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White Chocolate Almond Protein Bars

Don't waste time in the grocery store aisle deciding between chewy and crunchy granola bars. Bake up some protein-infused bars in your own kitchen!

If you make your own protein bars, chances are that most of them look pretty much the same—at least on the outside. Once prepped, blended, and baked, protein bars tend to look like dark chocolate rectangles—or if you don't give them proper angles, dark chocolate sausages. So why do you keep cooking up a protein-packed storm if the outcome is less than visually pleasing? Because, in the end, taste triumphs and pure protein deliciousness is all that matters!

That being said, it's nice to sometimes play around with aesthetics—to make the kind of bar that, if eaten in the presence of others, makes them stop in their tracks, stare with desire, and utter, "Err, sorry to bother you, but I was wondering if I could try one of those, um, bars."

You eat with your eyes first, after all, and there's a lot you can do to make your bars look irresistible. You can top them with fruit, add a layer of "caramel," or throw on your own mixture of marshmallows, seeds, fruits, and nuts. You can also coat your bars in sugar-free white chocolate and give them zebra-like dark chocolate stripes, like I did for these bars.


Filling Ingredients
  • 1/4 cup vanilla whey protein powder
  • 1/4 cup almond milk
  • 2 tbsp coconut flour
  • 2 tbsp chopped almonds (or chopped mixed nuts)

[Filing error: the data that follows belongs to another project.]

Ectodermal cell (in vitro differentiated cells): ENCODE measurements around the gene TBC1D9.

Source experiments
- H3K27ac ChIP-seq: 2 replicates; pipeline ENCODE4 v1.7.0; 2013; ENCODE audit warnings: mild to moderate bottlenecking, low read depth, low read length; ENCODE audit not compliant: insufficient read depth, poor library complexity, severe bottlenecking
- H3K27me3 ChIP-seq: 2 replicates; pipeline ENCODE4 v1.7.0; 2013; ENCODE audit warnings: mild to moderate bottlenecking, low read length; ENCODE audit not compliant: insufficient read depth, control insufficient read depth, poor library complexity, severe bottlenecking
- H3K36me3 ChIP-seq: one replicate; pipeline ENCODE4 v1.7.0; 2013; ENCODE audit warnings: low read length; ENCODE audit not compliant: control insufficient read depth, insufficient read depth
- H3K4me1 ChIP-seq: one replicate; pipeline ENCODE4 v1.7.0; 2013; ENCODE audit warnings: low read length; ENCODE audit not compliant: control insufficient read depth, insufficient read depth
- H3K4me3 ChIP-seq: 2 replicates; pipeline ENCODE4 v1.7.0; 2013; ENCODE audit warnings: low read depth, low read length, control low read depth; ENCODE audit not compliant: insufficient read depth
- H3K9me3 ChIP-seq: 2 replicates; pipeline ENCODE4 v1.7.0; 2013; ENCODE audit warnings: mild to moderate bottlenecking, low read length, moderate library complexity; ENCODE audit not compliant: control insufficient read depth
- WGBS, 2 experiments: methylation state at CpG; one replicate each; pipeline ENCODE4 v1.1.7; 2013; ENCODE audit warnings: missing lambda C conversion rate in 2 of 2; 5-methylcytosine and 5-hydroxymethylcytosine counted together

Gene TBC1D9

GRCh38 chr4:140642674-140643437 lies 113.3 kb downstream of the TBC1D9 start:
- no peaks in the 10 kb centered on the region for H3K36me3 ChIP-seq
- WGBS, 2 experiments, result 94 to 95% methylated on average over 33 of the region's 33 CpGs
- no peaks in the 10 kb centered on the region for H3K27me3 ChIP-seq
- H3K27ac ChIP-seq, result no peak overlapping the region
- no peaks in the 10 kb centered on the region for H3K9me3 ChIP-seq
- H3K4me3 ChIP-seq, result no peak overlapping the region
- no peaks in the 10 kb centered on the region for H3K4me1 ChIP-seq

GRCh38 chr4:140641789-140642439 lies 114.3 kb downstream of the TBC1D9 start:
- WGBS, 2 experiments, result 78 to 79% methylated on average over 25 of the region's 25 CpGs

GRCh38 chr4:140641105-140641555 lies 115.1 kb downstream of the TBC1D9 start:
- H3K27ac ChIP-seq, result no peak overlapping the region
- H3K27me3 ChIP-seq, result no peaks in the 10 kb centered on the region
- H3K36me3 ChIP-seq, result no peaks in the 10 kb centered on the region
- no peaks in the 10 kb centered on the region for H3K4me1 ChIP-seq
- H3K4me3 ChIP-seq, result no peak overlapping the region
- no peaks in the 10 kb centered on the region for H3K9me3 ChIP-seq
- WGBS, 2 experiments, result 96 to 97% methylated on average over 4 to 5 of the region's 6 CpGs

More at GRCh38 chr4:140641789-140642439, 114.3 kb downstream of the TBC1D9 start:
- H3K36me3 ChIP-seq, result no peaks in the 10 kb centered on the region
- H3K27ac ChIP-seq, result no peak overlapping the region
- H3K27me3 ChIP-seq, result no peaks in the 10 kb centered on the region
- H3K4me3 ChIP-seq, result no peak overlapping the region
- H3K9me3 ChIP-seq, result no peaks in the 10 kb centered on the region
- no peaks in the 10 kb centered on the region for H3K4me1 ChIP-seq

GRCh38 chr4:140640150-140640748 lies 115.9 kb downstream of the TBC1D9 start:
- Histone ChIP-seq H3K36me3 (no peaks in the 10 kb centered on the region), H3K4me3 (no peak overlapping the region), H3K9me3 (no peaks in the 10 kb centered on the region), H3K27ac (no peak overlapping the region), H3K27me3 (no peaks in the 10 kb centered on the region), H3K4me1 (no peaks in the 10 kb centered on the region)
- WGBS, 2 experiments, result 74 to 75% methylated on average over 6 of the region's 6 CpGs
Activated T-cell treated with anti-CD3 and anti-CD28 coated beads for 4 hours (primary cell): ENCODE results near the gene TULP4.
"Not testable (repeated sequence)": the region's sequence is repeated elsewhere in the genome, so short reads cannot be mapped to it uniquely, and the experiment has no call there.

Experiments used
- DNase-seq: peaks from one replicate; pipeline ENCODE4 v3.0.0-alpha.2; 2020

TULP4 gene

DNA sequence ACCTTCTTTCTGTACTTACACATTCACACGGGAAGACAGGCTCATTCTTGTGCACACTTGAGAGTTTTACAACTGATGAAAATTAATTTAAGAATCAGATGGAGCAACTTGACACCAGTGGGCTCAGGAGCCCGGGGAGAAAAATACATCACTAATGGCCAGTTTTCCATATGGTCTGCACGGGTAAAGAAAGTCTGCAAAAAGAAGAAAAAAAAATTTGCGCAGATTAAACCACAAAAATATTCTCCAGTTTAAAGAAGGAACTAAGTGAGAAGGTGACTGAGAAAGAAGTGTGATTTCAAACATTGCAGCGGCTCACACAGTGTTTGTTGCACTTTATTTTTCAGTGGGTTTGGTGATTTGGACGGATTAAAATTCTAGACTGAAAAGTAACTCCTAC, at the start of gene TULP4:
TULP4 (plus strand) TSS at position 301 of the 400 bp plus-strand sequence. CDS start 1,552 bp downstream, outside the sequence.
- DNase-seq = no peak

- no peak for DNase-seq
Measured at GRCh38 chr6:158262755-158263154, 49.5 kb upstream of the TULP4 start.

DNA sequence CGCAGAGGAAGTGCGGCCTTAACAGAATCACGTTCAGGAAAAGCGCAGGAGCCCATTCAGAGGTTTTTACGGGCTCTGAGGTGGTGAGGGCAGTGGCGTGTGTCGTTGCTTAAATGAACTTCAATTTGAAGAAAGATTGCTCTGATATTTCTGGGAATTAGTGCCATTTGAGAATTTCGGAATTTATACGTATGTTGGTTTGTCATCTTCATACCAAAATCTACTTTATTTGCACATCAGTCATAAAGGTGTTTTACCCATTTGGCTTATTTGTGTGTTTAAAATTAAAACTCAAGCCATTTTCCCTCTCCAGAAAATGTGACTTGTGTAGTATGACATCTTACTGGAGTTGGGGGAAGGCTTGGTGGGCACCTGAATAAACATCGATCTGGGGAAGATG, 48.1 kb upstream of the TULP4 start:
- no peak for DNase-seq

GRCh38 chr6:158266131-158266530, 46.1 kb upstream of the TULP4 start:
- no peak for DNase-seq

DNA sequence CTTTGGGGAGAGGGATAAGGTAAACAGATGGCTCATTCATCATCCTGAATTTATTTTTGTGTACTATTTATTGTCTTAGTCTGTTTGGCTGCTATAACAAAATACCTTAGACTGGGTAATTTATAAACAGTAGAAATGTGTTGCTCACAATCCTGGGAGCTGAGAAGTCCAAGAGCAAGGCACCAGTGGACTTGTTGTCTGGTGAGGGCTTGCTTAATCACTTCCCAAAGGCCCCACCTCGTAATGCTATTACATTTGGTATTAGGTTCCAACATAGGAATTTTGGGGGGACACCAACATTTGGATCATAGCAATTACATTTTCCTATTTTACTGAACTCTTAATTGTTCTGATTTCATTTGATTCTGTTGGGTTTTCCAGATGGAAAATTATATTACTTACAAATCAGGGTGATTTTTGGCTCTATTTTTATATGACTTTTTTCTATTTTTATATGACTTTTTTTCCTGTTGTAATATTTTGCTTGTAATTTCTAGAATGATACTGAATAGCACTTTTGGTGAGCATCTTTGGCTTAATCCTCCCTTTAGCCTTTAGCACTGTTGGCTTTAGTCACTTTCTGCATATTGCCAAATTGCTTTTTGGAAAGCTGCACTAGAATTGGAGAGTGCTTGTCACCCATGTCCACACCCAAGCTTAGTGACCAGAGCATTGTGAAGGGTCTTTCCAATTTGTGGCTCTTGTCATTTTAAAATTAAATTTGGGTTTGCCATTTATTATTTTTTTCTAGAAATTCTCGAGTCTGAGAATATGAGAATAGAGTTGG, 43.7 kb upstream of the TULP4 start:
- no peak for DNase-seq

• 3 tbsp ground almonds
  • 1/2 tsp vanilla pods or essence (optional, but lovely!)
Coating Ingredients
  • 1/2 bar sugar-free white chocolate (or dark chocolate)
  • 1 square dark chocolate (optional)
  • 1 tsp extra nuts (optional)
  1. In a bowl, mix together all of your filling ingredients. Mix until you get a dough that's the right consistency—you should be able to mold it with your hands. If your mixture is too wet to allow you to mold it, add a bit more ground almonds until it becomes more solid.
  2. Shape four small bars (or rectangles) out of your mix. Place them on a tray lined with baking paper.
  3. Melt the white chocolate in a bain marie (a glass bowl on top of a pot of boiling water). If your chocolate is sticking too much and isn't melting properly, add a tiny bit of coconut oil to help it along.
  4. Once your chocolate has melted, pour some of it on top of the bars. Then turn them around and pour more of the chocolate on the other side.
  5. To decorate the bars, you can add a few layers of melted dark chocolate and more chopped nuts. Use your imagination. You can make some zebra-striped bars like I did, or let your imagination run wild.

White Chocolate Almond Protein Bars PDF (152 KB)

Nutrition Facts
Serving Size (1 bar) Recipe yields 4
Amount per serving
Calories 168
Total Fat 10 g
Total Carbs 10 g (3 g fiber)
Protein 9 g

Note: If you want to drop the fat content, use dark chocolate instead of white chocolate. But be sure to at least consider using the white chocolate to coat your protein bars. You owe it to yourself to experience their pure deliciousness, even if it's only once.

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